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Community of Practice: Planning a Collaborative Research Project (2015-2016)

Answering the call of The National Action Alliance for Suicide Prevention’s “A Prioritized Research Agenda for Suicide Prevention” to promote research collaborations in order to reduce the burden of suicide, this Community of Practice was intended for suicide researchers and injury, suicide or violence prevention practitioners from state, tribal or community agencies and organizations. This CoP aimed to:

  • Create a shared body of knowledge and skills for designing a public health-related, collaborative research project, focused on suicide prevention;
  • Help participants generate project ideas, form teams, and gain momentum on collaborative research projects;
  • Assist in the development of competitive applications to the 2016 ICRC-S Research Training Institute (RTI)

Monthly webinars, grounded in real world case studies of successful collaborative research projects, explore specific steps in the research design process, while fielding audience questions about overcoming challenges. These webinars took place from September 2015 through February 2016. Topics covered included:

  • The principles of collaboration
  • Developing a research question, aim, and plan
  • Forming a team
  • The importance of cultural competency
  • Getting institutional buy-in
  • Submitting for IRB approval
  • Finding funding opportunities

On this page, you will find archives of the monthly webinars.

Planning a Collaborative Research Project Webinars

(September 18, 2015)

During the first meeting of the Planning a Collaborative Research Project Community of Practice (CoP), participants will learn about the goals and expectations for the CoP, be introduced to the case studies the CoP will explore, learn more about the 2016 RTI and receive the call for applications.

(October 16, 2015)

Title: You Know a Tree by Its Fruit: Collaborative Research Projects in Suicide Prevention

This second community of practice (CoP) session in the ICRC-S 2015-16 series will focus on initiating and developing suicide prevention research collaborations. Get ready and stay ready for successful research partnerships by reviewing purposes, principles and practices – topics that lay a foundation for remaining CoP sessions and for your upcoming application to the ICRC-S’s 2016 Research Training Institute.


Ann Marie White, EdD is Director of the Office of Mental Health Promotion (OMHP) and Assistant Professor of Psychiatry at the University of Rochester Medical Center. She leads department-level change initiatives to deepen Psychiatry's community engagement via service, education and research. OMHP oversees community, consumer and diversity affairs for Psychiatry faculty and staff. Dr. White directs local and national training activities in collaborative research to infuse scientific inquiries with mental health-related policy and program activities of communities. She promotes mental health supporting behaviors, services utilization and mental illness prevention strategies within community-based settings. She conducts multimedia education to develop civic engagement among youth and young adults from traditionally disadvantaged backgrounds. Her research interests focus on successful transitions into adulthood.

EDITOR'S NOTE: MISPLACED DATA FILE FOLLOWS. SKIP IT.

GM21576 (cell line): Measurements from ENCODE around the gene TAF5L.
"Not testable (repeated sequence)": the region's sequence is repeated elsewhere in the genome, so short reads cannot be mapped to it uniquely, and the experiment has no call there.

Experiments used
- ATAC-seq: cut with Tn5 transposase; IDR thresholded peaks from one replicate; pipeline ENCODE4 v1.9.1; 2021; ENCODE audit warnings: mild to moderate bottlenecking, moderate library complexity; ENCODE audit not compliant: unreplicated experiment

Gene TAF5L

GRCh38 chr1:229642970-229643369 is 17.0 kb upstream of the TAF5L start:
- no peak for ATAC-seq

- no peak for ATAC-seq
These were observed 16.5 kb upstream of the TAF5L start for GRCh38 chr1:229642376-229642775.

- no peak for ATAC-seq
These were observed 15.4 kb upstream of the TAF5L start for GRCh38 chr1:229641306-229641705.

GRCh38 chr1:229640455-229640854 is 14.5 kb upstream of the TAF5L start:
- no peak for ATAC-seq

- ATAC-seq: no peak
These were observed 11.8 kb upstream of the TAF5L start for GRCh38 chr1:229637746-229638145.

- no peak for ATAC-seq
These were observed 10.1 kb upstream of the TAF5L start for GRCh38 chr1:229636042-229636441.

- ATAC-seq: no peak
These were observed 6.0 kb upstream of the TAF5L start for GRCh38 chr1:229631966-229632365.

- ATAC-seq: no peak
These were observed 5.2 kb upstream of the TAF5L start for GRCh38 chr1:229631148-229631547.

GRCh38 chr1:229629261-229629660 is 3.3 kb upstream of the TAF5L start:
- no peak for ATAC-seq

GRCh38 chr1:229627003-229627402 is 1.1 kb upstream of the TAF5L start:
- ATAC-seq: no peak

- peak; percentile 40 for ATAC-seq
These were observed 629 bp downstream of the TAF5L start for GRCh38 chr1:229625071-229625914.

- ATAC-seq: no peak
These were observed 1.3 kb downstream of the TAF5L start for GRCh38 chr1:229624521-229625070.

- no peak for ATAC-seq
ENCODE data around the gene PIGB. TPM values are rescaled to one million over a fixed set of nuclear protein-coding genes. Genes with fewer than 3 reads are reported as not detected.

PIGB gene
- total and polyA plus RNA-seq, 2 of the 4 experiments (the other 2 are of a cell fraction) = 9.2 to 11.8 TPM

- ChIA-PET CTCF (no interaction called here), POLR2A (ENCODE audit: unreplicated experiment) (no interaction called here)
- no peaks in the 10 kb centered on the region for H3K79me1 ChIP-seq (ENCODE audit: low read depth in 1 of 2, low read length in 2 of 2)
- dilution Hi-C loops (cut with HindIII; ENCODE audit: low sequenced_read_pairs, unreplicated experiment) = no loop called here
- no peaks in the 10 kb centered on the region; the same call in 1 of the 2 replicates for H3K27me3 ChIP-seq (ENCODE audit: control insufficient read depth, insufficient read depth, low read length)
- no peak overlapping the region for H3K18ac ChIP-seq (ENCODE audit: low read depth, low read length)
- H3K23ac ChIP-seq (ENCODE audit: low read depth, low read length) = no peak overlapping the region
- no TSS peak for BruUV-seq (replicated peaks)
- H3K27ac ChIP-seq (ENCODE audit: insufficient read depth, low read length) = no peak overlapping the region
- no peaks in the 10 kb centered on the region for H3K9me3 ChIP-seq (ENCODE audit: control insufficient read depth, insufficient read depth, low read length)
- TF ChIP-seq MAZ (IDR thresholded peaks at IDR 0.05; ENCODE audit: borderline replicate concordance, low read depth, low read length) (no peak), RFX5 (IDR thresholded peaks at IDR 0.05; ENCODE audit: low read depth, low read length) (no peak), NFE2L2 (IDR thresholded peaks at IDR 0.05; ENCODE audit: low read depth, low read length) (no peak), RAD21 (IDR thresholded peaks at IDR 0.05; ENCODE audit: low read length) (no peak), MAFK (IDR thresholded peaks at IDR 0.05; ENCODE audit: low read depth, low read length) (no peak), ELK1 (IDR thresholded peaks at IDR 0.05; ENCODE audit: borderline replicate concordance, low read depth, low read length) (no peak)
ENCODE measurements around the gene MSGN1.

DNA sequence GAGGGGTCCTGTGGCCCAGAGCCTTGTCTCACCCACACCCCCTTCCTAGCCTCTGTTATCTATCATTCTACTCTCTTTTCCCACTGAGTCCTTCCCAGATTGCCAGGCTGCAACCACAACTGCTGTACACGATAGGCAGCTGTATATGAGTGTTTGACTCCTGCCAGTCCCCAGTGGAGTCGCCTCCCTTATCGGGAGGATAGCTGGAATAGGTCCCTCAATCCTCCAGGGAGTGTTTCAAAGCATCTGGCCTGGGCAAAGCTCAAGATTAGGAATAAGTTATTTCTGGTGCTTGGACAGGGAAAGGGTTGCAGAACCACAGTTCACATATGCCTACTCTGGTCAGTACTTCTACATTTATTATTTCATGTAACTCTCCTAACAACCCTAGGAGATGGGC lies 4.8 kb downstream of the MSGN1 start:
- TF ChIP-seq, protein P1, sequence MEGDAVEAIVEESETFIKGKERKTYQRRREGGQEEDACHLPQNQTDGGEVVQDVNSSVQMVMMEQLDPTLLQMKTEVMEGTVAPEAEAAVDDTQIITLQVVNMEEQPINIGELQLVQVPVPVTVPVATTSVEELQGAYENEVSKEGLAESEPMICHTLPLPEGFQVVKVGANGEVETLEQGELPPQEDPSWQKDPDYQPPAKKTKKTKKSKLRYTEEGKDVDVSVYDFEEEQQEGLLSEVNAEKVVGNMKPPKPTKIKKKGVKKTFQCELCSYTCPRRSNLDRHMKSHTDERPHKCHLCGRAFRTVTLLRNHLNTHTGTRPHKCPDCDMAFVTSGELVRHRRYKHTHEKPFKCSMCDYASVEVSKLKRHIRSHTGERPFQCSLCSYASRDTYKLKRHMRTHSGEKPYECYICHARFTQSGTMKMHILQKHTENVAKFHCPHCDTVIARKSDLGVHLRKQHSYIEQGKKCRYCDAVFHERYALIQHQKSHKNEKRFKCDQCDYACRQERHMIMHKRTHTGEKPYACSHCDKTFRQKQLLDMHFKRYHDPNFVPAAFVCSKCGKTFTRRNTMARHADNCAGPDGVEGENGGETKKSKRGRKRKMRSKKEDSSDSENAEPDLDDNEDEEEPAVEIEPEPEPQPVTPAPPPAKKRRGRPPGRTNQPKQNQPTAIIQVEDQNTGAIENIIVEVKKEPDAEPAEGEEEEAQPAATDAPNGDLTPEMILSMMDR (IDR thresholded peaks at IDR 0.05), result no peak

(November 20, 2015)

This third Community of Practice (CoP) session in the ICRC-S 2015-16 series will focus on “Developing a (Fundable) Research Question, Aim and Plan.” Learn about resources and strategies that you can use to create a fundable proposal for suicide prevention research collaborations. You’ll also hear what funders are looking for in a proposal, some common pitfalls researchers should avoid, and how you can take your passions and interests and turn them into science.  You will also hear from one experienced researcher as she shares her practical experience related to this topic.  This CoP is designed to continue to lay a foundation for the remaining sessions and for your upcoming application to the ICRC-S’s 2016 Research Training Institute.


Jane Pearson, Ph.D., chairs the National Institute of Mental Health's (NIMH) Suicide Research Consortium. She is the Associate Director for Preventive Interventions in the Division of Services and Intervention Research, and she is currently leading the staffing for the National Action Alliance for Suicide Prevention Research Prioritization Task Force.

Catherine Cerulli, J.D., Ph.D. is Associate Professor of Psychiatry at the University of Rochester Medical Center. Dr. Cerulli is the Director of the Susan B. Anthony Center and the Laboratory of Interpersonal Violence and Victimization.

(December 18, 2015)

This fourth Community of Practice (CoP) session in the ICRC-S’s 2015-2016 series, Planning a Collaborative Research Project, will focus on “Forming a Collaborative Research Team.”  This webinar will highlight the experiences of Dr. Susan Keys in building a collaborative relationship and research agenda to address high rates of suicide in Central Oregon. She will identify factors to consider when pairing academic research interests with a community's need to solve problems.  Additionally, she will discuss the implications of cultural context when developing and implementing a suicide prevention initiative and how this relates to a current research project focused on firearm safety, suicide prevention, and primary care.  Dr. Yeates Conwell will add his perspective on the different “levels” of community-based research and place partnership development between academic and community stakeholders into a theoretical context. He will use the ongoing work of the Rochester area’s Senior Health and Research Alliance to illustrate partnership development processes.   

This Community of Practice webinar is designed to lay a foundation for your upcoming application to the ICRC-S’s 2016 Research Training Institute.